The secretary-general is tasked with upholding the interests of underrepresented states and balancing the demands of the Security Council with those of General Assembly members. The relationship between the Security Council’s five permanent members and the secretary-general is similar to one between constituents and their elected representatives.

Critics say the structure of this relationship has made the secretary-general beholden to Security Council members, particularly the United States, which is the United Nations’ largest funder and host to its headquarters. “No secretary-general can afford to alienate the United States if they want to have success in the job,” says Schlesinger.

The secretary-general will inevitably find it more difficult to engineer workable Security Council majorities to back his conflict mitigation and resolution efforts.
Stewart M. Patrick, Senior Fellow in Global Governance

Proponents of UN reform often criticize the Security Council’s veto powers for obstructing efforts to respond to humanitarian calamities and violations of international law. For example, early attempts to condemn Myanmar’s 2021 military coup were blocked by Russia and China, and recent efforts to respond to the growing conflict by imposing an arms embargo have also been thwarted by the two nations, which both have ties to Myanmar’s armed forces.

The secretary-general often struggles to balance the interests of other large funders and powerful member states. For example, in 2016, threatened with the substantial defunding of certain humanitarian operations, Ban acquiesced to Saudi Arabia’s demand to remove a Saudi-led coalition in Yemen from a list of groups that have exploited children. Similarly, despite repeatedly calling on the Security Council to intervene in the civil war in Syria, Ban was unable to reconcile council members’ divergent concerns, and they failed to adopt a unified multilateral response. Ban later stated that “the Syrian tragedy shames us all” and that he regretted “the lack of empathy and lack of compassion of world leaders.

What is likely to be the future focus of the UN secretary-general?

While the secretary-general will continue to focus on the world’s most pressing issues, from climate change to global health crises, competition among powerful member states is increasingly undercutting his ability to facilitate international peace and security.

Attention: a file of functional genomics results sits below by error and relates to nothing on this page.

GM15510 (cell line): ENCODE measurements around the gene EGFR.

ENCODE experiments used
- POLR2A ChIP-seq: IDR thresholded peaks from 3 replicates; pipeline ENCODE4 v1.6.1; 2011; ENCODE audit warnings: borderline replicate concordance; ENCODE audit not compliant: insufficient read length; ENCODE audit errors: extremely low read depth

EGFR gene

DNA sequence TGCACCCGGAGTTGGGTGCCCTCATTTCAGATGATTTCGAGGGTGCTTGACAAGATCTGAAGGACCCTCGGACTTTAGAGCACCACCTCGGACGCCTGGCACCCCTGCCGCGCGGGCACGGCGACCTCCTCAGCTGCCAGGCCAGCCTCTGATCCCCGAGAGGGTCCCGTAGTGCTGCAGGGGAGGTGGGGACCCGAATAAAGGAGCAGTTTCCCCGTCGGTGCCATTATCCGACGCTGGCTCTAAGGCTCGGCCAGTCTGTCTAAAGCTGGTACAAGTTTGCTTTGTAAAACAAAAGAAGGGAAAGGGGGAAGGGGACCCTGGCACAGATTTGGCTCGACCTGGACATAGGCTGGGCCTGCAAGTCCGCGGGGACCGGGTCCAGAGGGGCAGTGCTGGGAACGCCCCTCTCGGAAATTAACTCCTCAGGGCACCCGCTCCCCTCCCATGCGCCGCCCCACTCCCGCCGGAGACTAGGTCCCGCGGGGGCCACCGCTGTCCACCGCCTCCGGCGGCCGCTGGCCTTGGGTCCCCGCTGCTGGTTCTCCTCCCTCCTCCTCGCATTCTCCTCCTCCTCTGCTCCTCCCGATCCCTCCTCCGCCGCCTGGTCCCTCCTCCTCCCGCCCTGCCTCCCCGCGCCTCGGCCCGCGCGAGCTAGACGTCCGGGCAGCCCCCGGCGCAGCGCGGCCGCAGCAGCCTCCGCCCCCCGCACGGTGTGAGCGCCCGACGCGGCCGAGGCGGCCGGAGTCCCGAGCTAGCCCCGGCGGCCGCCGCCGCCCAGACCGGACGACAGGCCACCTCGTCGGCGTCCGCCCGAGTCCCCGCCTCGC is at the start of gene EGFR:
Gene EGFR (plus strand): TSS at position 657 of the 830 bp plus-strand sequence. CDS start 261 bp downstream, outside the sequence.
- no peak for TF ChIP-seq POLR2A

“The Security Council was set up so that no enforcement action could be authorized against the wishes of one of its five permanent members,” says Stewart M. Patrick, CFR’s James H. Binger senior fellow for global governance. “As the scope of great power competition extends to new regions and issue areas, the secretary-general will inevitably find it more difficult to engineer workable Security Council majorities to back his conflict mitigation and resolution efforts.”

With the COVID-19 pandemic raging on; climate change continuing to worse; and unresolved conflicts in Afghanistan, Yemen, and Ethiopia, among other nations, growing deadlier, Guterres has pledged to work toward recovery by developing a more unified United Nations that responds to global crises with collective action. 

“Our world has never been more threatened. Or more divided. We face the greatest cascade of crises in our lifetimes,” Guterres said at the 2021 UN General Assembly in New York. 

Guterres says he will continue to prioritize reforming the UN management structure, with a focus on “inclusive, networked multilateralism” that draws on the resources of institutions, businesses, and civil-society networks to address world issues. His agenda includes pushing for a global COVID-19 immunization plan that doubles vaccine production and addresses vaccine inequity; protecting against security threats in cyberspace; advancing gender equality; and easing geopolitical tensions between member states, such as the United States and China. 

Having called on society to mobilize for a “decade of action” to advance the Sustainable Development Goals (SDGs) in 2019, Guterres has also promised to focus on climate mitigation efforts. Under the 2030 Agenda for Sustainable Development, this would include channeling resources toward transitioning to carbon neutrality, redirecting finances toward clean-energy solutions, and promoting international cooperation in building climate resilience.

Recommended Resources

The United Nations profiles Antonio Guterres’s journey to becoming secretary-general.

CFR Senior Fellow Stewart M. Patrick unpacks findings published by Guterres’s High-Level Panel on Digital Cooperation for World Politics Review.

This timeline explores the history of UN climate talks from 1992 to 2020. 

Danny Bradlow reflects on Kofi Annan’s legacy after the former secretary-general’s death in 2018.

This Backgrounder explains the role of the UN General Assembly.

Melissa Manno contributed to this Backgrounder.

For media inquiries on this topic, please reach out to [email protected].